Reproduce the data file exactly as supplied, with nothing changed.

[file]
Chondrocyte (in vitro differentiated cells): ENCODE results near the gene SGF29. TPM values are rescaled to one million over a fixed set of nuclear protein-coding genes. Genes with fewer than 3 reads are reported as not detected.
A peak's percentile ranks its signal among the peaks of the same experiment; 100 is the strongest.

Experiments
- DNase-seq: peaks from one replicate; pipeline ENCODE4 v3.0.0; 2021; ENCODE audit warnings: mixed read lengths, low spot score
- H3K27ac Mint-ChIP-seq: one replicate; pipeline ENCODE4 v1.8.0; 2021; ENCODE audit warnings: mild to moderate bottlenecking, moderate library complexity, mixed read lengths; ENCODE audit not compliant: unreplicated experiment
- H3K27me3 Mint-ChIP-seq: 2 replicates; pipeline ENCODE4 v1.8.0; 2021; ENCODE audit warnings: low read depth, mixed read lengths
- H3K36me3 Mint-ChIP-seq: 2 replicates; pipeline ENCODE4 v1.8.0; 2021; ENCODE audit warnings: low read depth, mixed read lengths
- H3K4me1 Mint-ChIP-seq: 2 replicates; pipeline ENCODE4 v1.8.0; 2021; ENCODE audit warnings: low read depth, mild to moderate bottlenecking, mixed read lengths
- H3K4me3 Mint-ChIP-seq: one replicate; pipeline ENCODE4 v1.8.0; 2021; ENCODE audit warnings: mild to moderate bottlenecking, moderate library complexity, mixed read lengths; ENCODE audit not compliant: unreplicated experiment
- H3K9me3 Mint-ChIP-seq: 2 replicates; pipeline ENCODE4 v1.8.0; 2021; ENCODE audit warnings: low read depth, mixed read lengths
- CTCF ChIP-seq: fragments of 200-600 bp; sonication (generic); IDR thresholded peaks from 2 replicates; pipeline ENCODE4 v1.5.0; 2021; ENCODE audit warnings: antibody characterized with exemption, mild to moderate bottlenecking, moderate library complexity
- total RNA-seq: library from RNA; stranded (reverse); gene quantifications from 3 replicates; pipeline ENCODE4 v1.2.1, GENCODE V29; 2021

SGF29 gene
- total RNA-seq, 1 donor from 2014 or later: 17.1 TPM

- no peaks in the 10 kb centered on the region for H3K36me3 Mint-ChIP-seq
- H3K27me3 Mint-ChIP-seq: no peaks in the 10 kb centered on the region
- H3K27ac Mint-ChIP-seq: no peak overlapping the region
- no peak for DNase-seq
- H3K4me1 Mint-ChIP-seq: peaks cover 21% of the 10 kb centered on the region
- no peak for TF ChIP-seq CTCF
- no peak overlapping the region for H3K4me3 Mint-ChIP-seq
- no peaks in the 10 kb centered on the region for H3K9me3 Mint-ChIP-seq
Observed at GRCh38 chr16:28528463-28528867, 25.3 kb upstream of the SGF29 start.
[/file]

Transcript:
Chondrocyte (in vitro differentiated cells): ENCODE results near the gene SGF29. TPM values are rescaled to one million over a fixed set of nuclear protein-coding genes. Genes with fewer than 3 reads are reported as not detected.
A peak's percentile ranks its signal among the peaks of the same experiment; 100 is the strongest.

Experiments
- DNase-seq: peaks from one replicate; pipeline ENCODE4 v3.0.0; 2021; ENCODE audit warnings: mixed read lengths, low spot score
- H3K27ac Mint-ChIP-seq: one replicate; pipeline ENCODE4 v1.8.0; 2021; ENCODE audit warnings: mild to moderate bottlenecking, moderate library complexity, mixed read lengths; ENCODE audit not compliant: unreplicated experiment
- H3K27me3 Mint-ChIP-seq: 2 replicates; pipeline ENCODE4 v1.8.0; 2021; ENCODE audit warnings: low read depth, mixed read lengths
- H3K36me3 Mint-ChIP-seq: 2 replicates; pipeline ENCODE4 v1.8.0; 2021; ENCODE audit warnings: low read depth, mixed read lengths
- H3K4me1 Mint-ChIP-seq: 2 replicates; pipeline ENCODE4 v1.8.0; 2021; ENCODE audit warnings: low read depth, mild to moderate bottlenecking, mixed read lengths
- H3K4me3 Mint-ChIP-seq: one replicate; pipeline ENCODE4 v1.8.0; 2021; ENCODE audit warnings: mild to moderate bottlenecking, moderate library complexity, mixed read lengths; ENCODE audit not compliant: unreplicated experiment
- H3K9me3 Mint-ChIP-seq: 2 replicates; pipeline ENCODE4 v1.8.0; 2021; ENCODE audit warnings: low read depth, mixed read lengths
- CTCF ChIP-seq: fragments of 200-600 bp; sonication (generic); IDR thresholded peaks from 2 replicates; pipeline ENCODE4 v1.5.0; 2021; ENCODE audit warnings: antibody characterized with exemption, mild to moderate bottlenecking, moderate library complexity
- total RNA-seq: library from RNA; stranded (reverse); gene quantifications from 3 replicates; pipeline ENCODE4 v1.2.1, GENCODE V29; 2021

SGF29 gene
- total RNA-seq, 1 donor from 2014 or later: 17.1 TPM

- no peaks in the 10 kb centered on the region for H3K36me3 Mint-ChIP-seq
- H3K27me3 Mint-ChIP-seq: no peaks in the 10 kb centered on the region
- H3K27ac Mint-ChIP-seq: no peak overlapping the region
- no peak for DNase-seq
- H3K4me1 Mint-ChIP-seq: peaks cover 21% of the 10 kb centered on the region
- no peak for TF ChIP-seq CTCF
- no peak overlapping the region for H3K4me3 Mint-ChIP-seq
- no peaks in the 10 kb centered on the region for H3K9me3 Mint-ChIP-seq
Observed at GRCh38 chr16:28528463-28528867, 25.3 kb upstream of the SGF29 start.